What is ammonia?

Ammonia is a toxic constituent, transformed into urea by the liver. When suspected to increase, it should be measured in emergencies.

Determination of ammonia in blood and urine

Ammonia is a molecule containing nitrogen and hydrogen (NH3) atoms. It is an important component in the balance of positive and negative charges of the body for maintaining pH. In water, ammonia becomes the ammonia ion NH4 +, a toxic ion transformed into urea by the liver.

How does the collection take place?

When an increase in ammonia is suspected, it is urgent to take a blood or urine sample to measure its values ​​because it is very toxic and may explain liver failure.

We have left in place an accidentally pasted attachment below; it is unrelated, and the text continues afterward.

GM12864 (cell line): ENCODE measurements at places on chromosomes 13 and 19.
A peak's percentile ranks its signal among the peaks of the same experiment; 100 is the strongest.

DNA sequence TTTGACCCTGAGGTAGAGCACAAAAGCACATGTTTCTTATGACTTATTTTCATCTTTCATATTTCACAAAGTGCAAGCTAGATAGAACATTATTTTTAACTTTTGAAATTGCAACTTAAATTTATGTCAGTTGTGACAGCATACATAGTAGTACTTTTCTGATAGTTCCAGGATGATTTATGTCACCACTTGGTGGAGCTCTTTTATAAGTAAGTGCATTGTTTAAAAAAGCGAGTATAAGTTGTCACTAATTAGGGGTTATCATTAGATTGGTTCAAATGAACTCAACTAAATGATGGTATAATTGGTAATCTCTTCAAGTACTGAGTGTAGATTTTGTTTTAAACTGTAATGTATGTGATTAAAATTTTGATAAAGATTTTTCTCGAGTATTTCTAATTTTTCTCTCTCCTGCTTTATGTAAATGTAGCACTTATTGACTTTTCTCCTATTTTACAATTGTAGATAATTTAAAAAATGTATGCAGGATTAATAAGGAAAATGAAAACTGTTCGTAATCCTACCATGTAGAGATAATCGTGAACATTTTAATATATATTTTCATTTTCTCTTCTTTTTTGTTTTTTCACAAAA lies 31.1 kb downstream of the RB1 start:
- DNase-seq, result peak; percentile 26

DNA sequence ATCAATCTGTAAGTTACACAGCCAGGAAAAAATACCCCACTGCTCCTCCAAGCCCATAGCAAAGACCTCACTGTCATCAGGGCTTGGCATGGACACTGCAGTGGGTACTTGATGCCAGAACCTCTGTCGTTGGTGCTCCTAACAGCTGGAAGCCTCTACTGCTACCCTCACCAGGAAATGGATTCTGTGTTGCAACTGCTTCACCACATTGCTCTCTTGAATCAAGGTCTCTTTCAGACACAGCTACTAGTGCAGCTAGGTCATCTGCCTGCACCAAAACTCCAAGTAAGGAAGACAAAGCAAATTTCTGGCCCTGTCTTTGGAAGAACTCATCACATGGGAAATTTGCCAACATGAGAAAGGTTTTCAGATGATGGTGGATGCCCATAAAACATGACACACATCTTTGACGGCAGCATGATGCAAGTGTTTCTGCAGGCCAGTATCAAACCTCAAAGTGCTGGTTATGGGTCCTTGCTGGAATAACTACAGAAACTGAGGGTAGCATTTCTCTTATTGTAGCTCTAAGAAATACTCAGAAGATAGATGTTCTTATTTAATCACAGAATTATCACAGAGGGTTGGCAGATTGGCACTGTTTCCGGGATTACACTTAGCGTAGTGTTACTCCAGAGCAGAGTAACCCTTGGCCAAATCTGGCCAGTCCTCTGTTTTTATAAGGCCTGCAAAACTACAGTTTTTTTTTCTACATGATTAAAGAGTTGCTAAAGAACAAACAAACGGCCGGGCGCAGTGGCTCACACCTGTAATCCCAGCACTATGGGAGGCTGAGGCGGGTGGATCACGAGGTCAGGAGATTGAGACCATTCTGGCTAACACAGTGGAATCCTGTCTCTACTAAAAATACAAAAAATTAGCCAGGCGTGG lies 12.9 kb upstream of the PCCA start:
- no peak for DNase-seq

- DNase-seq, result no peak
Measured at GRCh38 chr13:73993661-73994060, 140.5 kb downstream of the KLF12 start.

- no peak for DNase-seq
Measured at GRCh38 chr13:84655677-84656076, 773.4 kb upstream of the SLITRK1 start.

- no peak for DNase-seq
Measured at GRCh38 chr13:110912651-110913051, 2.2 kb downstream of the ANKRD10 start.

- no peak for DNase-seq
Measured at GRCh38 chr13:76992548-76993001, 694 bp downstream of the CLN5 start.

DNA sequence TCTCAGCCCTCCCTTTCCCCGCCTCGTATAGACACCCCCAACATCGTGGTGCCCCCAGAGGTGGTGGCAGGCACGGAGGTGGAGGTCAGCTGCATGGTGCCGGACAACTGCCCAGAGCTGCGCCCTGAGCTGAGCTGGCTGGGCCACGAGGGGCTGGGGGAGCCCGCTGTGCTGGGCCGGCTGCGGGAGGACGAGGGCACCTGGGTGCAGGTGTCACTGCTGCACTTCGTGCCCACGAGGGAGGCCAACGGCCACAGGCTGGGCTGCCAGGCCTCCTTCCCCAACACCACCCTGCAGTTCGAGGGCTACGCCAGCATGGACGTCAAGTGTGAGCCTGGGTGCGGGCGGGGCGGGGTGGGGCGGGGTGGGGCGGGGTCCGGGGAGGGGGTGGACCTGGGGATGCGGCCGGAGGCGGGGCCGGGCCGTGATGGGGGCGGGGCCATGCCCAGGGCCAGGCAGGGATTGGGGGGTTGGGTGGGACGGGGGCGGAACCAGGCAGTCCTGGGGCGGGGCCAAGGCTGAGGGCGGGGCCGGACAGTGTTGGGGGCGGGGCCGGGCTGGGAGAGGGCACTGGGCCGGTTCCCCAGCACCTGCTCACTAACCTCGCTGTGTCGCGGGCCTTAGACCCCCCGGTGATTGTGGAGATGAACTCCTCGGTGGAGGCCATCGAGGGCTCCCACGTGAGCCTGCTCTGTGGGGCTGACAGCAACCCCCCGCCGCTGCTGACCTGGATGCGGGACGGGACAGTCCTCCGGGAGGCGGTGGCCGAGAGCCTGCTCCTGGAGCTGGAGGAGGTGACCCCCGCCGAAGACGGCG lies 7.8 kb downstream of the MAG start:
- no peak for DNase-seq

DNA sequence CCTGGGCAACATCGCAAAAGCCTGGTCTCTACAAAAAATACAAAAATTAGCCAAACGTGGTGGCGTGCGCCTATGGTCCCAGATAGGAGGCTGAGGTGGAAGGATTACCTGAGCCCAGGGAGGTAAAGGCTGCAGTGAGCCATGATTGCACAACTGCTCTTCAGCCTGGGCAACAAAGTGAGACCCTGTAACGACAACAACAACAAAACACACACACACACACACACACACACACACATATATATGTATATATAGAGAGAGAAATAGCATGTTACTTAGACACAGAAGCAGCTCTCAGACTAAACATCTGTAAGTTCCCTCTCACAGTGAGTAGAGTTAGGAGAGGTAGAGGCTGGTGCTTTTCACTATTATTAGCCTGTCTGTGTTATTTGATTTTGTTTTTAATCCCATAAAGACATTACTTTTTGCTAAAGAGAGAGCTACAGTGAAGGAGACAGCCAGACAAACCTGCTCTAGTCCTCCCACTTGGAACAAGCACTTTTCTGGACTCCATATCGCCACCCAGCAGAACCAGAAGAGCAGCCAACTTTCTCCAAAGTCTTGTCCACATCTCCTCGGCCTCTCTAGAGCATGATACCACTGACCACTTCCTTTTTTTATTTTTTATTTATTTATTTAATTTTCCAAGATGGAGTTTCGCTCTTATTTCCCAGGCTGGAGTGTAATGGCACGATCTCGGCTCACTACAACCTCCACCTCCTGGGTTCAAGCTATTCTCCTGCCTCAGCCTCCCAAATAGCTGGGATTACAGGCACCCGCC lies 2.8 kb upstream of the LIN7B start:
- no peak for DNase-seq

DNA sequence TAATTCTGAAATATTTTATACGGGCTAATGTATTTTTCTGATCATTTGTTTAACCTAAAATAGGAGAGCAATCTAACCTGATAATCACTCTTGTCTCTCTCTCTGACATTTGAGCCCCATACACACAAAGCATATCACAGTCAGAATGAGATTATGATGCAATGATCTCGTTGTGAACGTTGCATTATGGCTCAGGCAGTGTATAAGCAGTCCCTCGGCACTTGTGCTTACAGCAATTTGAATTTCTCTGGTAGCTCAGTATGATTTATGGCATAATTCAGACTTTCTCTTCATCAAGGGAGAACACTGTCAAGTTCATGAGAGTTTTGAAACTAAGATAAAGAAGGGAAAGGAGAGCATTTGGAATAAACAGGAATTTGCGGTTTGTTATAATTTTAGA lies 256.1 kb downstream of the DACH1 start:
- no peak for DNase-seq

Normal values ​​of ammonia in blood and urine

Mg x 58.7 = μmol / L

Pathological variations of ammonia

Blood samples: 14 - 38 μmol / L: 0.25 - 0.65 mg / L Arterial blood: 15 - 50 μmol / L, that is to say: 0.27 - 0.85 mg / L Urine 24 hours: 30 - 60 μmol / That is: 0.50 - 1.00 g / 24 h